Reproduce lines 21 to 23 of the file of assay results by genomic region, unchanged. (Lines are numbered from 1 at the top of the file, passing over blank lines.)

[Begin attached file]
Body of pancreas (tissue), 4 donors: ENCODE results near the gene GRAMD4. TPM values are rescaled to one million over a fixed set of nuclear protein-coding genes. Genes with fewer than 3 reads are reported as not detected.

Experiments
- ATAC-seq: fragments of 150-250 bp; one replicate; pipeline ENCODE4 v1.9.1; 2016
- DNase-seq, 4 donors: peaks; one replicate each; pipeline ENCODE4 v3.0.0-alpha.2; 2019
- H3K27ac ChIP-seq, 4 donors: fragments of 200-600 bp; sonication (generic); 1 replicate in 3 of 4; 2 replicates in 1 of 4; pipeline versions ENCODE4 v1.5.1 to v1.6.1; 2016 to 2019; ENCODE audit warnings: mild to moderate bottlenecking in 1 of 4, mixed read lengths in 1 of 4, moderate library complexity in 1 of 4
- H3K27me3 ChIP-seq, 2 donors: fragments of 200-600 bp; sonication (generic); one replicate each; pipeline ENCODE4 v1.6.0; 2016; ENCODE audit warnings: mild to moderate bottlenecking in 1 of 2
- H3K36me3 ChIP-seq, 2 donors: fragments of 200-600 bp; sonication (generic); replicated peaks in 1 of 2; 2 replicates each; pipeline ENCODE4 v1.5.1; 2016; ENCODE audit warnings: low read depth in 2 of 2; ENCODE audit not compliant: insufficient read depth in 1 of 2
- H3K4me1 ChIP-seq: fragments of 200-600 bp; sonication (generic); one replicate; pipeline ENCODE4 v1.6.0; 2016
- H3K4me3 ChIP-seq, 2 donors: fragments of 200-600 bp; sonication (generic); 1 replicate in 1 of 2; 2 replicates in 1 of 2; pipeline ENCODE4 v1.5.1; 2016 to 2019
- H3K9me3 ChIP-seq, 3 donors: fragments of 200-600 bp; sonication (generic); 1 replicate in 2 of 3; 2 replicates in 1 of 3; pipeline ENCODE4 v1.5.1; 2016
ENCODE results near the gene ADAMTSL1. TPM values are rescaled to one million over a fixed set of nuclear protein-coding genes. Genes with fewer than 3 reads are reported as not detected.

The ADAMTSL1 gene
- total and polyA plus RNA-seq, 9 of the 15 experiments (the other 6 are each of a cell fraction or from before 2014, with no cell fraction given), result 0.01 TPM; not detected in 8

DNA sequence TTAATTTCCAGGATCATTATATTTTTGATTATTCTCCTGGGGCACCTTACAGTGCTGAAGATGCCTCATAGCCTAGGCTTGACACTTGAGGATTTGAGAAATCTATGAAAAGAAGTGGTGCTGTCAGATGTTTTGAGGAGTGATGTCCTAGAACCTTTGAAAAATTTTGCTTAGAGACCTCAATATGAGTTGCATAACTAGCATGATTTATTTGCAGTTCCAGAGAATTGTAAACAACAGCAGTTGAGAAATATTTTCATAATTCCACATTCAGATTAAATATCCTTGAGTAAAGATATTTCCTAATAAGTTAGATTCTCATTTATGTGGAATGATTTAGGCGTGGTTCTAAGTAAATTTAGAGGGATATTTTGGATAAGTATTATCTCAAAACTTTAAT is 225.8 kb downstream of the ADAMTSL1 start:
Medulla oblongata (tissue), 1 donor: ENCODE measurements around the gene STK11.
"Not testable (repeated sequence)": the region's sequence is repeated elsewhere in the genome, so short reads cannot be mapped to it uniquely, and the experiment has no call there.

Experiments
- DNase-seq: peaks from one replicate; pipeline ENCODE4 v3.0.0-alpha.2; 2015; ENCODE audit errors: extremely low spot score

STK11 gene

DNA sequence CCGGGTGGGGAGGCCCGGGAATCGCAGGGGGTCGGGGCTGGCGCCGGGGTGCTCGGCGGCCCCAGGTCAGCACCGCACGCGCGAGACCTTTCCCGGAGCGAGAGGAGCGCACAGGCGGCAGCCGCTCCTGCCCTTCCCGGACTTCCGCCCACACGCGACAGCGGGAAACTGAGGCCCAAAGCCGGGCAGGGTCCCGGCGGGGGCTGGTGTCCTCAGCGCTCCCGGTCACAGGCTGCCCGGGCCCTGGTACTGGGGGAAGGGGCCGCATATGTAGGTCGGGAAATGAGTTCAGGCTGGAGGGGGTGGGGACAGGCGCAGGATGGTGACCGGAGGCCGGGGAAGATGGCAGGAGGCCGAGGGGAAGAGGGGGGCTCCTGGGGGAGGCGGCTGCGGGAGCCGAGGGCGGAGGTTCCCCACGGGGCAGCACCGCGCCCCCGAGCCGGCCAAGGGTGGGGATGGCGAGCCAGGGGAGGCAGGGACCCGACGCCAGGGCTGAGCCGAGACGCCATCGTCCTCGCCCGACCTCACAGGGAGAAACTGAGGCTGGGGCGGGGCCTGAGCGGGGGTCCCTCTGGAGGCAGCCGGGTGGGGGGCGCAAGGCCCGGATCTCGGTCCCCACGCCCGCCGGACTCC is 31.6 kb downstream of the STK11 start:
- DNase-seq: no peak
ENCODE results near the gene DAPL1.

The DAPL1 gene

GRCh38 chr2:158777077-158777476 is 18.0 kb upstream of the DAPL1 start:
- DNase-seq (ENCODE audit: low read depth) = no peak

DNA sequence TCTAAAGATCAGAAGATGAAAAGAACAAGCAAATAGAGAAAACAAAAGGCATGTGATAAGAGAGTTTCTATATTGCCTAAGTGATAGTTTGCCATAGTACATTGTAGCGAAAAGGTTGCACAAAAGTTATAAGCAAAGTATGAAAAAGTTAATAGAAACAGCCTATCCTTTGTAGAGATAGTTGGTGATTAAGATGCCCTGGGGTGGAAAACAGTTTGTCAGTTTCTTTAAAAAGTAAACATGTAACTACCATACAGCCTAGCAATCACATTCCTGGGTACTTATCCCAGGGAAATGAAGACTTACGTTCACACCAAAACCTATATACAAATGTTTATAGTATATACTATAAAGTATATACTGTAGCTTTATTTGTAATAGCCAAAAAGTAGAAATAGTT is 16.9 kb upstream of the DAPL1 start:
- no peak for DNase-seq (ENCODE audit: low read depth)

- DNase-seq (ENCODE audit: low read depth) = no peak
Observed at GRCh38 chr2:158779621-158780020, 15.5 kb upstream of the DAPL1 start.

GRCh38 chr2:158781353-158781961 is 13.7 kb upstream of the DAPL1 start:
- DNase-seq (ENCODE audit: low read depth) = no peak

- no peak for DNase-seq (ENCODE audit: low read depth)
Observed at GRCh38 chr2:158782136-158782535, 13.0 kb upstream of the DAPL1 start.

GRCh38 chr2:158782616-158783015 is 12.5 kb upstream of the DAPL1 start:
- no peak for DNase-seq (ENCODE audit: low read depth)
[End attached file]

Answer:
- DNase-seq: no peak
ENCODE results near the gene DAPL1.

The DAPL1 gene